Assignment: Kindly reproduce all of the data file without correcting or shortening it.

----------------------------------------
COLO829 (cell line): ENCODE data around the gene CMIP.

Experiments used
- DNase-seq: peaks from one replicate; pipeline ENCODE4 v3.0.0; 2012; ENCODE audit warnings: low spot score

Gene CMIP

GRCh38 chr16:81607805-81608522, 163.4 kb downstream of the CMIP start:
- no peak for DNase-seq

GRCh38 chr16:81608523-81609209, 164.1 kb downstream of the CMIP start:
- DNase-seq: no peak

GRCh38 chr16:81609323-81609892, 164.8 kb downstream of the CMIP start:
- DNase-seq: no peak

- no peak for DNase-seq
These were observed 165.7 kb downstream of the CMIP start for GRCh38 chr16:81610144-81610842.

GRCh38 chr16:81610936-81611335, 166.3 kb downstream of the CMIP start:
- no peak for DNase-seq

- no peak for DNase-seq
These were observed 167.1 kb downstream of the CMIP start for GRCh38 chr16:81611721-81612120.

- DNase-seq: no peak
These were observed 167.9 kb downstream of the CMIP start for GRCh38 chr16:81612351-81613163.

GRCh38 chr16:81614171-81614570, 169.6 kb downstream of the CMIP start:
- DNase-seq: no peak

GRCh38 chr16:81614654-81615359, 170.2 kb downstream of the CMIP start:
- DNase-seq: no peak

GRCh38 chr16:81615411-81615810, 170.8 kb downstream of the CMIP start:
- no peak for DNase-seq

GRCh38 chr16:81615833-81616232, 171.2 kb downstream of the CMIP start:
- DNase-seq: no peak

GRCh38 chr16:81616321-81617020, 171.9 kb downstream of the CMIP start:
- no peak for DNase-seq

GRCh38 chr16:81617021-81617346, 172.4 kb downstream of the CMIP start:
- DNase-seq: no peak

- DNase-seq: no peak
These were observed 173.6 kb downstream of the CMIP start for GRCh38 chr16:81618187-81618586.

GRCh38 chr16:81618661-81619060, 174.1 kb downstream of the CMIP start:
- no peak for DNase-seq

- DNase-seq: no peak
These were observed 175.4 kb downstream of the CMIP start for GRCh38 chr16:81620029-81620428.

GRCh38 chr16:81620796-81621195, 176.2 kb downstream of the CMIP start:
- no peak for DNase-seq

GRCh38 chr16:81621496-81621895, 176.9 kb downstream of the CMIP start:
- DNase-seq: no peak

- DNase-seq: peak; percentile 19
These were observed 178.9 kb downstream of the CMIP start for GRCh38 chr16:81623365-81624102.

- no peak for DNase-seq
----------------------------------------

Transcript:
COLO829 (cell line): ENCODE data around the gene CMIP.

Experiments used
- DNase-seq: peaks from one replicate; pipeline ENCODE4 v3.0.0; 2012; ENCODE audit warnings: low spot score

Gene CMIP

GRCh38 chr16:81607805-81608522, 163.4 kb downstream of the CMIP start:
- no peak for DNase-seq

GRCh38 chr16:81608523-81609209, 164.1 kb downstream of the CMIP start:
- DNase-seq: no peak

GRCh38 chr16:81609323-81609892, 164.8 kb downstream of the CMIP start:
- DNase-seq: no peak

- no peak for DNase-seq
These were observed 165.7 kb downstream of the CMIP start for GRCh38 chr16:81610144-81610842.

GRCh38 chr16:81610936-81611335, 166.3 kb downstream of the CMIP start:
- no peak for DNase-seq

- no peak for DNase-seq
These were observed 167.1 kb downstream of the CMIP start for GRCh38 chr16:81611721-81612120.

- DNase-seq: no peak
These were observed 167.9 kb downstream of the CMIP start for GRCh38 chr16:81612351-81613163.

GRCh38 chr16:81614171-81614570, 169.6 kb downstream of the CMIP start:
- DNase-seq: no peak

GRCh38 chr16:81614654-81615359, 170.2 kb downstream of the CMIP start:
- DNase-seq: no peak

GRCh38 chr16:81615411-81615810, 170.8 kb downstream of the CMIP start:
- no peak for DNase-seq

GRCh38 chr16:81615833-81616232, 171.2 kb downstream of the CMIP start:
- DNase-seq: no peak

GRCh38 chr16:81616321-81617020, 171.9 kb downstream of the CMIP start:
- no peak for DNase-seq

GRCh38 chr16:81617021-81617346, 172.4 kb downstream of the CMIP start:
- DNase-seq: no peak

- DNase-seq: no peak
These were observed 173.6 kb downstream of the CMIP start for GRCh38 chr16:81618187-81618586.

GRCh38 chr16:81618661-81619060, 174.1 kb downstream of the CMIP start:
- no peak for DNase-seq

- DNase-seq: no peak
These were observed 175.4 kb downstream of the CMIP start for GRCh38 chr16:81620029-81620428.

GRCh38 chr16:81620796-81621195, 176.2 kb downstream of the CMIP start:
- no peak for DNase-seq

GRCh38 chr16:81621496-81621895, 176.9 kb downstream of the CMIP start:
- DNase-seq: no peak

- DNase-seq: peak; percentile 19
These were observed 178.9 kb downstream of the CMIP start for GRCh38 chr16:81623365-81624102.

- no peak for DNase-seq